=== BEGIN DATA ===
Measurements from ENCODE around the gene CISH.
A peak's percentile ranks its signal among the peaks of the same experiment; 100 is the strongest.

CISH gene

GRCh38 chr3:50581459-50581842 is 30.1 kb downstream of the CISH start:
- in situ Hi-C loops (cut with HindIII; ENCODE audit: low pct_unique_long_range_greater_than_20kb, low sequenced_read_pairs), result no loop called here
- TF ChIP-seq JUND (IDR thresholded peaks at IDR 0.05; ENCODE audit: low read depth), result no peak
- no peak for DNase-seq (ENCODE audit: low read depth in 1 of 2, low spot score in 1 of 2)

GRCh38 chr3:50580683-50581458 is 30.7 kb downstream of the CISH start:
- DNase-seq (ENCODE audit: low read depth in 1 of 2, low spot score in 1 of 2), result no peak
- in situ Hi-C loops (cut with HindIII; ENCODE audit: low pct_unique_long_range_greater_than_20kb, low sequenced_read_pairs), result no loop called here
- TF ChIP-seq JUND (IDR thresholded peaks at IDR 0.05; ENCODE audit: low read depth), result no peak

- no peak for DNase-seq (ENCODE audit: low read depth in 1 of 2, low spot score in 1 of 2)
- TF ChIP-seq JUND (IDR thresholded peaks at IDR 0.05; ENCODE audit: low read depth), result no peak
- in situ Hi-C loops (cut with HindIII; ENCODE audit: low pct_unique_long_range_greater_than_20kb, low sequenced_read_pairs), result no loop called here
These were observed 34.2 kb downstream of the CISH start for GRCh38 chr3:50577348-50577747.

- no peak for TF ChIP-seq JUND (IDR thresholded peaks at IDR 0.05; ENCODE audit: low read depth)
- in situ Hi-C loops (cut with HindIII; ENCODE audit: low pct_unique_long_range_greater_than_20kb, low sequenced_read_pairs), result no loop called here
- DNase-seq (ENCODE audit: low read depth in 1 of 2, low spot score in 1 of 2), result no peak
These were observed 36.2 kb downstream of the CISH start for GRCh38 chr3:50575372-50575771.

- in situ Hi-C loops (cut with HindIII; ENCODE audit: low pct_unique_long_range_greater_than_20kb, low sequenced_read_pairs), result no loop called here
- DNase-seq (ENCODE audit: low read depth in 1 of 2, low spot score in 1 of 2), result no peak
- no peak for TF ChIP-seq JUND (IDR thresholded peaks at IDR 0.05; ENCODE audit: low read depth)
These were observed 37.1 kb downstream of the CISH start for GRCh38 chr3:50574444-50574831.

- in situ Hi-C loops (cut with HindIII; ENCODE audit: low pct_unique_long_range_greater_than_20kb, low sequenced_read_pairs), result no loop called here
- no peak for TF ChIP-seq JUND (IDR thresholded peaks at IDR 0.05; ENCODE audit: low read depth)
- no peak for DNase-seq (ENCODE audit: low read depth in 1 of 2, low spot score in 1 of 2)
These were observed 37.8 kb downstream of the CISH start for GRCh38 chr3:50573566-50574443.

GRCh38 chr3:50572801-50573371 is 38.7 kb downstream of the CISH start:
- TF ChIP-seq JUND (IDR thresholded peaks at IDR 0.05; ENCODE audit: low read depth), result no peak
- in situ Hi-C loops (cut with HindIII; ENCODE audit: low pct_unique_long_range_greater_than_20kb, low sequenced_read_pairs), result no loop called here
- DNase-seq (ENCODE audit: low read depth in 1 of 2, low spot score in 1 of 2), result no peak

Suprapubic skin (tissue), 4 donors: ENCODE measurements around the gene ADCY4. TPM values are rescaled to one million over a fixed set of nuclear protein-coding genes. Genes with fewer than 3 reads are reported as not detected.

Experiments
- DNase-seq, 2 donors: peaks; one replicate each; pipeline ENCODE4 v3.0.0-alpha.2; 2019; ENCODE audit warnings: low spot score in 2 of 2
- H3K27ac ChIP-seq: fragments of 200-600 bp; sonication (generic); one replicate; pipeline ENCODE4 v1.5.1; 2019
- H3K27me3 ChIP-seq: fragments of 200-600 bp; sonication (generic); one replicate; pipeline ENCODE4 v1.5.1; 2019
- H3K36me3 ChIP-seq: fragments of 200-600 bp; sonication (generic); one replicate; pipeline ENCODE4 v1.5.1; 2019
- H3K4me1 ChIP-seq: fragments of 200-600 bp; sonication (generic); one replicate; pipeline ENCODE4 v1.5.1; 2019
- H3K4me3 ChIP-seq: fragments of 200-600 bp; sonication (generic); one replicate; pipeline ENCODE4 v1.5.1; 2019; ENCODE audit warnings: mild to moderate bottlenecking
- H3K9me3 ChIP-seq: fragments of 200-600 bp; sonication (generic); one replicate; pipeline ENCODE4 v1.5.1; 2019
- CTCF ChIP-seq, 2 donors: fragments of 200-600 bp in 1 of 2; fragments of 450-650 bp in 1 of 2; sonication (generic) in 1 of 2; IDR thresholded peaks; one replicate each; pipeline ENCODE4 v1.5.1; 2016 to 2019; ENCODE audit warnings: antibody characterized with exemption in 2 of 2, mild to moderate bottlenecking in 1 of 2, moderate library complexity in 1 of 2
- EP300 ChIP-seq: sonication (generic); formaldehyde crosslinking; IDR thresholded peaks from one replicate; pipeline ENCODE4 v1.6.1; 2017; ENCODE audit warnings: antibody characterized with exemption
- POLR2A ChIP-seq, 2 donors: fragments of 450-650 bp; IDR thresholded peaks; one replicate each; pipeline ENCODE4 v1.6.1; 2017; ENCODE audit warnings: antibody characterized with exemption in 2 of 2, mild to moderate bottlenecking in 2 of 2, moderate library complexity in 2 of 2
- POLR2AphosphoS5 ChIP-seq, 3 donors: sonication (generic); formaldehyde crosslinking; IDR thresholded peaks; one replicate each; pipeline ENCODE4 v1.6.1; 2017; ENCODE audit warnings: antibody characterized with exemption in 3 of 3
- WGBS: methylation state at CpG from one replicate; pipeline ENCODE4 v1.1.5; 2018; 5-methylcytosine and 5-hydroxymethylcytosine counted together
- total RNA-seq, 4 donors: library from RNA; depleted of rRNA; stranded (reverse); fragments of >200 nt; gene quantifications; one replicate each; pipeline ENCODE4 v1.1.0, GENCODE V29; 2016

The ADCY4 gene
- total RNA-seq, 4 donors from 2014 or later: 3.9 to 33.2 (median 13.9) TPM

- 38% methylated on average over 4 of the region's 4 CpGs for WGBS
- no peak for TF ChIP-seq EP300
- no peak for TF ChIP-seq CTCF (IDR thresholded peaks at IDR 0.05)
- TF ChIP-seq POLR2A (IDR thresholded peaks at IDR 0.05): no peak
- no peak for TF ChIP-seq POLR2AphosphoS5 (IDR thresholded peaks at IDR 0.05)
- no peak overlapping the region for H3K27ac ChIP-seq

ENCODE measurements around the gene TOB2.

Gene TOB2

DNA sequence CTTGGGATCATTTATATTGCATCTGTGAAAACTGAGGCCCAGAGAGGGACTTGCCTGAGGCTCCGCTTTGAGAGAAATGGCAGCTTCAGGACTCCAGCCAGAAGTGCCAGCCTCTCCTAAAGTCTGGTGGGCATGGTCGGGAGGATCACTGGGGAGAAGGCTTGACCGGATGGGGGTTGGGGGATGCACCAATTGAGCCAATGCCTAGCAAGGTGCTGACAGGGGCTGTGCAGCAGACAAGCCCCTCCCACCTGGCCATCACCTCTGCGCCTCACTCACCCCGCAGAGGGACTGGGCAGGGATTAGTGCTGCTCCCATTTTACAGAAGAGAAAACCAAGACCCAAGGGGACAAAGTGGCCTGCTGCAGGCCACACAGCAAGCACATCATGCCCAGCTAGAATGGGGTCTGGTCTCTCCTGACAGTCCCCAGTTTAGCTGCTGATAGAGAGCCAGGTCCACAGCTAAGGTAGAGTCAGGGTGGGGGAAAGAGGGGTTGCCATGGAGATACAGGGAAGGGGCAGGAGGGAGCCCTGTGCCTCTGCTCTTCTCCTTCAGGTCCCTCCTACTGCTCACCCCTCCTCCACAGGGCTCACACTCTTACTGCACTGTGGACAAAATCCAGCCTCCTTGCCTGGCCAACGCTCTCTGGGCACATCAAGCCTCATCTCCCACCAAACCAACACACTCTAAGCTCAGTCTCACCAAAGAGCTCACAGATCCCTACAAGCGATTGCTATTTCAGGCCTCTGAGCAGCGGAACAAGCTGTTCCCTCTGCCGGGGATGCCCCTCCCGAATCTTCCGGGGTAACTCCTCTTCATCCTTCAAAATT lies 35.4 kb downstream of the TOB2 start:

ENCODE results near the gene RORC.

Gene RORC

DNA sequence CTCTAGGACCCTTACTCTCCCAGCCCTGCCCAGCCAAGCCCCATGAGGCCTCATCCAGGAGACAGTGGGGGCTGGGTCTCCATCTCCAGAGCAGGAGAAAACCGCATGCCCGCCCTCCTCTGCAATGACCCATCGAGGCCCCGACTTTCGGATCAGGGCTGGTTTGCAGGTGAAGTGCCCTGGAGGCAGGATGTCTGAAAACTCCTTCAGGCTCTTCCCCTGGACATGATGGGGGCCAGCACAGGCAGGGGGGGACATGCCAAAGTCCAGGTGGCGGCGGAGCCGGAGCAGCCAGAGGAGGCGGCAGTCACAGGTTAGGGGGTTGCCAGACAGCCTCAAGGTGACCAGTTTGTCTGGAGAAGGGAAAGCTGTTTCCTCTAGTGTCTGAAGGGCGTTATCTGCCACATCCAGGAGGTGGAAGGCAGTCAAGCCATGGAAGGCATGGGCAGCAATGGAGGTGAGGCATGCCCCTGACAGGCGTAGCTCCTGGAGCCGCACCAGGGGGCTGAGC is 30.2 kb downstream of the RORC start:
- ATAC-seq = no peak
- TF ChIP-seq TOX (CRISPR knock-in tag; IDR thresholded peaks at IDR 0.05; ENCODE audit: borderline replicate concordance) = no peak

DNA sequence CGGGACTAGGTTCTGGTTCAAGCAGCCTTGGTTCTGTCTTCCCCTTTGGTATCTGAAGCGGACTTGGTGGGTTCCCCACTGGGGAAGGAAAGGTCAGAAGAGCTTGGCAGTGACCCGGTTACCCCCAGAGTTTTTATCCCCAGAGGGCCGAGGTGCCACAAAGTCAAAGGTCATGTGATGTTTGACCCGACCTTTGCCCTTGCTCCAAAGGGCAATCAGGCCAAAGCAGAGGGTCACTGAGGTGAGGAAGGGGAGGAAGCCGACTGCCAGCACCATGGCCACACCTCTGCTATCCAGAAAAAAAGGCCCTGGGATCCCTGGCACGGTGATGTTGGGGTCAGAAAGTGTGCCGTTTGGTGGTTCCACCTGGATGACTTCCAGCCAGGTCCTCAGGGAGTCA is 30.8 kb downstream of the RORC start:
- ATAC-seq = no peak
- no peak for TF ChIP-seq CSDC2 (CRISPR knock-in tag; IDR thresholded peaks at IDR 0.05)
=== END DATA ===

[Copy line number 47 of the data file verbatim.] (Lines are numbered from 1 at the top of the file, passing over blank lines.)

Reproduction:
The ADCY4 gene